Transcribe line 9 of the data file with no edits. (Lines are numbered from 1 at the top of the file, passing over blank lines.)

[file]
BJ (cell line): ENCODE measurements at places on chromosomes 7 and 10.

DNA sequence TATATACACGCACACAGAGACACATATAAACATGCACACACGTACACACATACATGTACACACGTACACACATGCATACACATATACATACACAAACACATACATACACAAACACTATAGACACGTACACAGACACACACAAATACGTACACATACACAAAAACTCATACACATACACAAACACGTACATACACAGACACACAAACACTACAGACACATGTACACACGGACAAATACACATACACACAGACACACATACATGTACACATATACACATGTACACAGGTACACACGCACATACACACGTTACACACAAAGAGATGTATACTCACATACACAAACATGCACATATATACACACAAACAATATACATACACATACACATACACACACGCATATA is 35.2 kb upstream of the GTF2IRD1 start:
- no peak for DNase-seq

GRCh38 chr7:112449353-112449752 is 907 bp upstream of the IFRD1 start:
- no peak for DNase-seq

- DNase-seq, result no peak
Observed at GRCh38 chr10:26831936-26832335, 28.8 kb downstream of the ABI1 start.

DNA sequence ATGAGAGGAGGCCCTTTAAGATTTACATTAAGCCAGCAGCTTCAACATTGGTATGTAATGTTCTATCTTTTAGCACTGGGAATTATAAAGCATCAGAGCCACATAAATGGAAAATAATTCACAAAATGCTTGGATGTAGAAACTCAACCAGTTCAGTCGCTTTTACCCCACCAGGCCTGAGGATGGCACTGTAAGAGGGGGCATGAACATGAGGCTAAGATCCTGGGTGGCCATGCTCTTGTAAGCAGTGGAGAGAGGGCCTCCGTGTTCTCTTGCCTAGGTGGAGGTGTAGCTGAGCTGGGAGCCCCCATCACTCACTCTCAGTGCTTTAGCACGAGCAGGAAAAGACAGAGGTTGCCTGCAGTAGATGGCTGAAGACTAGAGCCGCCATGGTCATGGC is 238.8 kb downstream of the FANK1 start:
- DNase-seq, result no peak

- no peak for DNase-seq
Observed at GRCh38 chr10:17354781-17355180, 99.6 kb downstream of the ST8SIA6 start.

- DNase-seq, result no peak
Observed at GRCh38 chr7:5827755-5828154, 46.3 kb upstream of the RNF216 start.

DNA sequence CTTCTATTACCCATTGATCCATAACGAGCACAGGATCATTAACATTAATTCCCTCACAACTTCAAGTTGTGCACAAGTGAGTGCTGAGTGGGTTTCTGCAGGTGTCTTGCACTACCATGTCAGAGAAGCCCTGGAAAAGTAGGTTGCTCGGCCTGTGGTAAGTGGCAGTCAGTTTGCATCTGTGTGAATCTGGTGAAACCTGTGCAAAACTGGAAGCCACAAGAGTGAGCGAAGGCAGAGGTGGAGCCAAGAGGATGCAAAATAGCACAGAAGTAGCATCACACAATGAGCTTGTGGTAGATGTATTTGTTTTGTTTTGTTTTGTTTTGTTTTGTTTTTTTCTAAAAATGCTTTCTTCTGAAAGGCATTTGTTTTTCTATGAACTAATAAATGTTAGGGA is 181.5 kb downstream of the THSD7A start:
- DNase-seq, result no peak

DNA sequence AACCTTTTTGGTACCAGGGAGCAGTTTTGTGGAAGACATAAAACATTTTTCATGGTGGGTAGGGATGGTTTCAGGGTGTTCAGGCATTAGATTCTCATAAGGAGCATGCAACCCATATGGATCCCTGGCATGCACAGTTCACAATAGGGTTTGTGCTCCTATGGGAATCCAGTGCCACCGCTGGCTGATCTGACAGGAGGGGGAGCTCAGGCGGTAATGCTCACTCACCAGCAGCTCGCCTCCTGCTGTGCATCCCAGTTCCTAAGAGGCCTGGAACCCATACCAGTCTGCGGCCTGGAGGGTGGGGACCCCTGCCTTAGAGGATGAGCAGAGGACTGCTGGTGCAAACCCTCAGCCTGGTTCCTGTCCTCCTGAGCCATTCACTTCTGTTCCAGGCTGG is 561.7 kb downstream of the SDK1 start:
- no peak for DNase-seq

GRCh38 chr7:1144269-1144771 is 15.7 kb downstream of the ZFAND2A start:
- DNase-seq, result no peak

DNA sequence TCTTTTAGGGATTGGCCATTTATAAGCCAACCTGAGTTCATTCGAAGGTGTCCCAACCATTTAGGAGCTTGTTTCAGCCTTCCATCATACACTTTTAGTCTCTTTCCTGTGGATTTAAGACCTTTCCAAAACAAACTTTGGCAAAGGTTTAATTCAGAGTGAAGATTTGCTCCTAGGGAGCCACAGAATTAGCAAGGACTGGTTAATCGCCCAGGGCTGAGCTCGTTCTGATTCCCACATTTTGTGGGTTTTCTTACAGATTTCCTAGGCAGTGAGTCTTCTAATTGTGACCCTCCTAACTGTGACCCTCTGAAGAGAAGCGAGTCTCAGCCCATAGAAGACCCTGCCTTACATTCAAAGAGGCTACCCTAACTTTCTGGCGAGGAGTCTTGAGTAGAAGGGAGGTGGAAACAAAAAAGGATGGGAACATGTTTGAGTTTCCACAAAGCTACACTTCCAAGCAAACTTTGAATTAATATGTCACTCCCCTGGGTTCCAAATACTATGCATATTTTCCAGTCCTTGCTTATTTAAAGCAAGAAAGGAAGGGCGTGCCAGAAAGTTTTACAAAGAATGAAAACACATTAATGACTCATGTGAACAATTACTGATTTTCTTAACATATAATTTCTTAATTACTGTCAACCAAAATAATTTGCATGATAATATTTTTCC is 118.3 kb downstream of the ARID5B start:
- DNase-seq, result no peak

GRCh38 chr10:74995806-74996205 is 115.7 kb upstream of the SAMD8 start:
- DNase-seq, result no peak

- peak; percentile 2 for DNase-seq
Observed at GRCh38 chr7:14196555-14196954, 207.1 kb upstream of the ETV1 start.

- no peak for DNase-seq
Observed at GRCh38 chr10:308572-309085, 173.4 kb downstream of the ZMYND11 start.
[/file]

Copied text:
- DNase-seq, result no peak